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Proc Natl Acad Sci U S A. 2004 Aug 17;101(33):12358-63. Epub 2004 Aug 9.

Sexual dichotomy of an interaction between early adversity and the serotonin transporter gene promoter variant in rhesus macaques.

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  • 1Primate Unit, Laboratory of Clinical Studies, Division of Intramural Clinical and Biological Research, National Institute on Alcohol Abuse and Alcoholism, National Institutes of Health, Poolesville, MD 20837, USA.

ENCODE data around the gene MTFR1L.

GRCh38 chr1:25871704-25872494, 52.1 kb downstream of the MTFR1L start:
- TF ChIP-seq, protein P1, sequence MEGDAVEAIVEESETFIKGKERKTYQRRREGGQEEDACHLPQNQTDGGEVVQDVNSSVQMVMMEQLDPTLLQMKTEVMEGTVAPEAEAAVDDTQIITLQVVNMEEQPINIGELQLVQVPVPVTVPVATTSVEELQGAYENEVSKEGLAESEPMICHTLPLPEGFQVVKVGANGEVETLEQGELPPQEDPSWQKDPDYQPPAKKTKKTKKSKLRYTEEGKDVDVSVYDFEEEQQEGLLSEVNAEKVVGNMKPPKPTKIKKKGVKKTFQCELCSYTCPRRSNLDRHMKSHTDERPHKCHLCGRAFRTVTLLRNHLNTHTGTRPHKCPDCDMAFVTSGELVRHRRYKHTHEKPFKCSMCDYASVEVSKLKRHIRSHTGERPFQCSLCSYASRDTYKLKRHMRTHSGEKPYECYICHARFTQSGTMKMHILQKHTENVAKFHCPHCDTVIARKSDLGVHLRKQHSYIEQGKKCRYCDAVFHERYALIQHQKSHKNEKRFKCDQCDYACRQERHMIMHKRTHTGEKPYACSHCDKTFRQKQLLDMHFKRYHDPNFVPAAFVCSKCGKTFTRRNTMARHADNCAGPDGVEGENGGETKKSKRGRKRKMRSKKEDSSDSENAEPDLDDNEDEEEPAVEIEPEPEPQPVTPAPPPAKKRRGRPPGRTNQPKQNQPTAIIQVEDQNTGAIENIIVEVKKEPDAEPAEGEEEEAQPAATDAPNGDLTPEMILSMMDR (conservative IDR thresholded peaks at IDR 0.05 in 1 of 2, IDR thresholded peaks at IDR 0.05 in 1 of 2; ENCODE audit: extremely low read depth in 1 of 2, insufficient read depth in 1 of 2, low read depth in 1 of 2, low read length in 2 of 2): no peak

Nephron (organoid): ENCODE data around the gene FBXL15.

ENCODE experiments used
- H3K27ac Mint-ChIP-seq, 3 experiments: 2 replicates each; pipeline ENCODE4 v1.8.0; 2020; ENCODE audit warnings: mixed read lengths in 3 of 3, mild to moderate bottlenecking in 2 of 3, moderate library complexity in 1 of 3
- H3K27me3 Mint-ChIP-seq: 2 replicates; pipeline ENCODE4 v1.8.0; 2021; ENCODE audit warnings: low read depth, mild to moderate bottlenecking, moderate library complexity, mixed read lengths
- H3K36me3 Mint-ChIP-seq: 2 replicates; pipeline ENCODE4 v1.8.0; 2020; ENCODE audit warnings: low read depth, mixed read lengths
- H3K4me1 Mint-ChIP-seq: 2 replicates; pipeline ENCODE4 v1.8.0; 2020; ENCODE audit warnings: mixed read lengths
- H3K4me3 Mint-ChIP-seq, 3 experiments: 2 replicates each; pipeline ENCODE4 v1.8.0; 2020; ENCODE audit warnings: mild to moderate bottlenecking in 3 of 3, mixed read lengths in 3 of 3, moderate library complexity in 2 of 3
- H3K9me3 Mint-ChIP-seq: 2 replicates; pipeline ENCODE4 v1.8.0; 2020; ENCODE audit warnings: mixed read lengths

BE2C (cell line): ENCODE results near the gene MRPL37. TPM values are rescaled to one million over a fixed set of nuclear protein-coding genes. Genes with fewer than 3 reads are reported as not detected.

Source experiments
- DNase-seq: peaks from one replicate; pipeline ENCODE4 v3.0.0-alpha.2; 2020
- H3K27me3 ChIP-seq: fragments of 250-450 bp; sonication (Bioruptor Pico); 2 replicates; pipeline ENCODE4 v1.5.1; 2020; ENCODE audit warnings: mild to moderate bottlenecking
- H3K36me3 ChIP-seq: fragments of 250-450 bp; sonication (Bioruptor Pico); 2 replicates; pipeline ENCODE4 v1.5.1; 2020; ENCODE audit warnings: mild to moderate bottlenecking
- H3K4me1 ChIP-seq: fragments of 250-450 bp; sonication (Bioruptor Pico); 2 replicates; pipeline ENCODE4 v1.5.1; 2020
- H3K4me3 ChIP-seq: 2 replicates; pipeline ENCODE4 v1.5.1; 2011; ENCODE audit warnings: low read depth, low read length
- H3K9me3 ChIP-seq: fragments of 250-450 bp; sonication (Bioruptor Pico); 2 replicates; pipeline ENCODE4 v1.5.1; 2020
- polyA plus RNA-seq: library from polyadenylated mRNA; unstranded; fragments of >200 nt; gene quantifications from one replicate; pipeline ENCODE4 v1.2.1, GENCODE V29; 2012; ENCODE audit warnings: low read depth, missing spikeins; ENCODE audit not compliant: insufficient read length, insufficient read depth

A polymorphism in the human serotonin transporter gene promoter (5-HTTLPR) is associated with anxiety and increased risk for developing depression in the face of adversity. Here, we report that among infant rhesus macaques, an orthologous polymorphism (rh5-HTTLPR) interacts with adversity in the form of peer rearing to influence adrenocorticotropic hormone (ACTH) response to stress and, further, that this interaction is sexually dichotomous. ACTH responses to separation are higher in l/s than in l/l males. In females, however, it is only among those with a history of adversity that the s allele is associated with increased ACTH responses to stress. Of interest, peer-reared animals, in particular females carrying the s allele, also exhibit lower cortisol responses to stress, a pattern that has been recognized in association with certain stress-related neuropsychiatric disorders. By extension, our findings suggest the intriguing possibility that human females carrying the 5-HTTLPR s allele could be more vulnerable to the effects of early adversity. This interactive effect may underlie the increased incidence of certain stress-related disorders in women.

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